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FILE PHOTO: Cambodian Prime Minister Hun Sen attends the funeral of Cambodia's late Deputy Prime Minister Sok An in Phnom Penh, Cambodia, March 19, 2017. REUTERS/Samrang Pring/File Photo(reuters_tickers)
PHNOM PENH (Reuters) - Cambodian Prime Minister Hun Sen denounced the media, non-governmental organizations (NGOs) and the United States on Tuesday, amid growing government impatience with criticism ahead of a general election next year.
Hun Sen has ruled Cambodia for more than three decades and has shown no signs of any willingness to relinquish power.
His Cambodian People's Party won local elections in June, although the opposition Cambodia National Rescue Party fared reasonably well, increasing expectations of a close contest in the general election.
Hun Sen directed much of his anger at the English-language Cambodia Daily newspaper, saying it had to pay taxes accrued over the past 10 years by Sept. 4 or face closure.
"Pay taxes to the state if you want to exist. If you don't pay taxes, pack your bag and leave," Hun Sen said in a speech at a ceremony in Phnom Penh.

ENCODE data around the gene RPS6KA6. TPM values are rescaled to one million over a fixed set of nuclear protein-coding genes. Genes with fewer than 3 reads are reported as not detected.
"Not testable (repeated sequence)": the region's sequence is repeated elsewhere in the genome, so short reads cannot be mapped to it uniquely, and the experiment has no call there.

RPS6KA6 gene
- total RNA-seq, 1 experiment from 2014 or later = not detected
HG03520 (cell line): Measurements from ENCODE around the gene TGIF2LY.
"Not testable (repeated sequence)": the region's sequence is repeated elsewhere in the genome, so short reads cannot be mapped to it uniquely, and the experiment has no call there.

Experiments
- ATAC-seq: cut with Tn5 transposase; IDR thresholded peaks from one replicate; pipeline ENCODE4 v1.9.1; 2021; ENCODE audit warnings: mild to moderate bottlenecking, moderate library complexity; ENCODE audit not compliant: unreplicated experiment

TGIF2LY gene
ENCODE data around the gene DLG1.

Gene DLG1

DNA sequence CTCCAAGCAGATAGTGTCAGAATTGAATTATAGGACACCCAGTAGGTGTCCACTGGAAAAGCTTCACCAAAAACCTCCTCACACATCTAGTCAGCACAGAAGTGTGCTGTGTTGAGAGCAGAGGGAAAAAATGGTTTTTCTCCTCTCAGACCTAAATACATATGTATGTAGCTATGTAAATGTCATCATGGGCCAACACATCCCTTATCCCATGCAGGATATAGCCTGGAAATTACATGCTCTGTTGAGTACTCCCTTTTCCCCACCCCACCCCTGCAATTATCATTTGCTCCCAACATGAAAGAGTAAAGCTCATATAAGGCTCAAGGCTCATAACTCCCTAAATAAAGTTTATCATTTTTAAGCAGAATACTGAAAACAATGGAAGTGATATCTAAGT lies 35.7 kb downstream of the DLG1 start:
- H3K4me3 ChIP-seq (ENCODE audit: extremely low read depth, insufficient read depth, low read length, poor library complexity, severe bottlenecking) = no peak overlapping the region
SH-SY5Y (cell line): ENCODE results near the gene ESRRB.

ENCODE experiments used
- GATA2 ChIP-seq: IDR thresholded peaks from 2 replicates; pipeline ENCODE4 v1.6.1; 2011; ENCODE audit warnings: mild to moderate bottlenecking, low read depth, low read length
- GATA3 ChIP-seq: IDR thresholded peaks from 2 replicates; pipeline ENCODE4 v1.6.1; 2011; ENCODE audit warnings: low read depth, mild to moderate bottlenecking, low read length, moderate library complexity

He called the daily "thief chief".
The Cambodia Daily was founded by an American journalist in 1993 and has come in for criticism from the government at times over the over years for coverage of issues such as corruption, human rights and the environment.
The paper's general manager, Douglas Steele, issued a statement in which he did not refer to the demand for tax but expressed his hope to "fast forward through the current political theatrics".
"If the prime minister is using this as a pretext for a political decision to close down the free press before next year's elections, is it shocking that a politician would do politics?" Steele asked.
Fresh News, a pro-government news outlet, leaked a letter on Aug. 4 from the finance ministry ordering the newspaper to pay $6.3 million in back taxes, penalties and interest within a month or face the seizure of its assets and closure.
Hun Sen also attacked the United States and NGOs.
"The Americans invaded Iraq and Iraqis died, why hasn't the U.S. been punished?" he said. "The Americans brought trouble to Libya, Syria, Yemen, why aren't the Americans punished?"
Arend C. Zwartjes, public affairs officer at U.S. Embassy in Cambodia, declined to comment.
Hun Sen also criticized NGOs and the European Union for funding a consortium of election monitoring groups that criticized some aspects of the June local elections.
Hun Sen's opponents accuse him of using various measures including legal action and intimidation to silence critics and undermine the opposition ahead of the general election.
(Reporting by Prak Chan Thul; Editing by Amy Sawitta Lefevre and Robert Birsel)